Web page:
# Homework Help: Rate of change of the magnitude of the displacement

1. Jun 18, 2007

### Ali 2

If the displacement was given by $$\overrightarrow x (t)$$
( i.e vector valued function ) .

Then the velocity is $$\overrightarrow v = \frac {d \overrightarrow x}{dt}$$

The speed is the magnitude of v .

But ..

What is the derivative of the magintude of the displacement $$\frac {d \|\overrightarrow x\|}{dt}$$ ?

To Clerify my question more ..

Suppose on the xy - plane , there are two point started moving from the origin , the first one in the y - axis direction and its displacement at time t is y =t
the other point moves in the x - axis direction , and its displacement is $$x=t^2$$

If we want to find the rate of change of the distnace between them as a function of time .. there are 2 approaches ..

The First : :

We can say that .. the distnace between them is :

$$r = \sqrt { x^2 + y^2 } = \sqrt { t^2 + t^4 }$$

Thus simply we differentiate r with respect to t ::

$$\frac {dr}{dt} = \frac { 2t^3 + t } { \sqrt { 1 + t^2 }}$$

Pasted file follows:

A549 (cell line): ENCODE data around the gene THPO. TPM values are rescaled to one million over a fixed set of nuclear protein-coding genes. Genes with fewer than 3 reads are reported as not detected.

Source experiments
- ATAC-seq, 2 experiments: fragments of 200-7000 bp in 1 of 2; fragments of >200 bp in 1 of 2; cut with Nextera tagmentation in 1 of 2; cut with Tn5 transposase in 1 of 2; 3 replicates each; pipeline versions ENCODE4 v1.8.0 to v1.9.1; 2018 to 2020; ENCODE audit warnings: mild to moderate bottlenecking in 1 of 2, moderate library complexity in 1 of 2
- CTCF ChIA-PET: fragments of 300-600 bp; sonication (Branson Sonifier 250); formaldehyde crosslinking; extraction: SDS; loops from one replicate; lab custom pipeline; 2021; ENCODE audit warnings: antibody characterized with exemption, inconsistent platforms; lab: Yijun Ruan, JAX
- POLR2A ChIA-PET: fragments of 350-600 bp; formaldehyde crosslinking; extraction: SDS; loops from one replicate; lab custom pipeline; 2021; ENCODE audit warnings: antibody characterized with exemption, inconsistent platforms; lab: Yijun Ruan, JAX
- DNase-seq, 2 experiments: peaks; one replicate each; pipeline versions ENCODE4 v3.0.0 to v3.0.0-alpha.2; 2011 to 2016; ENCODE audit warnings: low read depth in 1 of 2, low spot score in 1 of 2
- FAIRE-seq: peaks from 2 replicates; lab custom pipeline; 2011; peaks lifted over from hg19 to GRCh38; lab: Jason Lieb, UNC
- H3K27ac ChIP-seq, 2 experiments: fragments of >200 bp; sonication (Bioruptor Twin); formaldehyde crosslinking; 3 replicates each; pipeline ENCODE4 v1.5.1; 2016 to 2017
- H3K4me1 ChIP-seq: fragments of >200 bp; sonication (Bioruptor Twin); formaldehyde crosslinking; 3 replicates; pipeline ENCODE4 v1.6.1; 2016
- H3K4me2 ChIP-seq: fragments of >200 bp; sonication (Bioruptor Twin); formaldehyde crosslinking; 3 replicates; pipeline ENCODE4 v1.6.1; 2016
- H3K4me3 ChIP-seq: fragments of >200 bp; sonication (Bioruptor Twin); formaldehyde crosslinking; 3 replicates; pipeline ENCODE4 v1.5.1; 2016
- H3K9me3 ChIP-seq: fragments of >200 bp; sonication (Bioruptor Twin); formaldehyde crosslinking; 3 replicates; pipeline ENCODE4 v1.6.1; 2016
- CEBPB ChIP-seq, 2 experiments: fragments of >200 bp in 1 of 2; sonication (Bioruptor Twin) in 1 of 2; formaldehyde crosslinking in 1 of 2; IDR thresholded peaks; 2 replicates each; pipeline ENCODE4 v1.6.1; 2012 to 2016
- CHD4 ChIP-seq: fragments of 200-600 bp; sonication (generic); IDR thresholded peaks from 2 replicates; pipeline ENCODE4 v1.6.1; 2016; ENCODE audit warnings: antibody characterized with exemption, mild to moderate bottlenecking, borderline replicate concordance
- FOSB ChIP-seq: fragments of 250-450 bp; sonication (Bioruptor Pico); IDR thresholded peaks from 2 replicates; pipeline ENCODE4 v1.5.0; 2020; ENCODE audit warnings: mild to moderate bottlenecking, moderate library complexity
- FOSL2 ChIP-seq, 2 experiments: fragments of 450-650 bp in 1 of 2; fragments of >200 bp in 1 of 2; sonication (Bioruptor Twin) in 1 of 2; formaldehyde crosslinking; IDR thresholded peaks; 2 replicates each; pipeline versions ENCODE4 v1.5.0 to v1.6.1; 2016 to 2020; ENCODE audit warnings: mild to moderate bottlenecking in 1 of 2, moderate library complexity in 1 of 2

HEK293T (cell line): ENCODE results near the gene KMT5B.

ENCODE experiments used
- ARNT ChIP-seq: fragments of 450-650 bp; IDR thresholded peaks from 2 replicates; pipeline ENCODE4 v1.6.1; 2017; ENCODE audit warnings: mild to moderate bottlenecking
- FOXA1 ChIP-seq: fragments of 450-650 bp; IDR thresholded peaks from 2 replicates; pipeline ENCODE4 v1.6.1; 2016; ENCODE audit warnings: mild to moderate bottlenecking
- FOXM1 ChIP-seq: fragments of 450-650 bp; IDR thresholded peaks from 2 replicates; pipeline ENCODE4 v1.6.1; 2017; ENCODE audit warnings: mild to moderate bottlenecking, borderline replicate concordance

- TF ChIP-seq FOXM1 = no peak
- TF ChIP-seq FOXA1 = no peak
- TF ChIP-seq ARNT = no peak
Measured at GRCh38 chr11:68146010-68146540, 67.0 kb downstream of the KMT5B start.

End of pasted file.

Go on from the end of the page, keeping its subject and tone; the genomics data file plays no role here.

The second ::

Consider .. the vector $$\overrightarrow x = t^2 \mathbf i$$ and $$\overrightarrow y = t \mathbf j$$ ..
Thus , $$\overrightarrow r = \overrightarrow x - \overrightarrow y = t^2 \mathbf i - t \mathbf j$$
The velocity is
$$\frac { d \overrightarrow r } {dt} = 2t \mathbf i - \mathbf j$$

Thus the rate of change of the distance between them is
$$\left \| \frac { d \overrightarrow r } {dt} \right \| = \sqrt { 4t^2 + 1 }$$

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Notice the first one is :

$$\frac {d \| \overrightarrow r \|}{dt}$$

AND the second is

$$\left \| \frac { d \overrightarrow r } {dt} \right \|$$

WHICH ONE IS THE RIGHT ANWER ?

Last edited: Jun 18, 2007
2. Jun 18, 2007

### Dick

d|r|/dt, in the case where r the distance from a point to a distinguished origin, is called a 'radial velocity' and is a component (in polar coordinates) of the velocity dr/dt.

3. Jun 18, 2007

### Dick

If you want to find the 'rate of change of the distance between them' use the first approach. E.g. if a point is circling the origin |dr/dt| is nonzero, yet the distance is fixed.

4. Jun 18, 2007

### Ali 2

And that is what I thought about ..

Thanks ,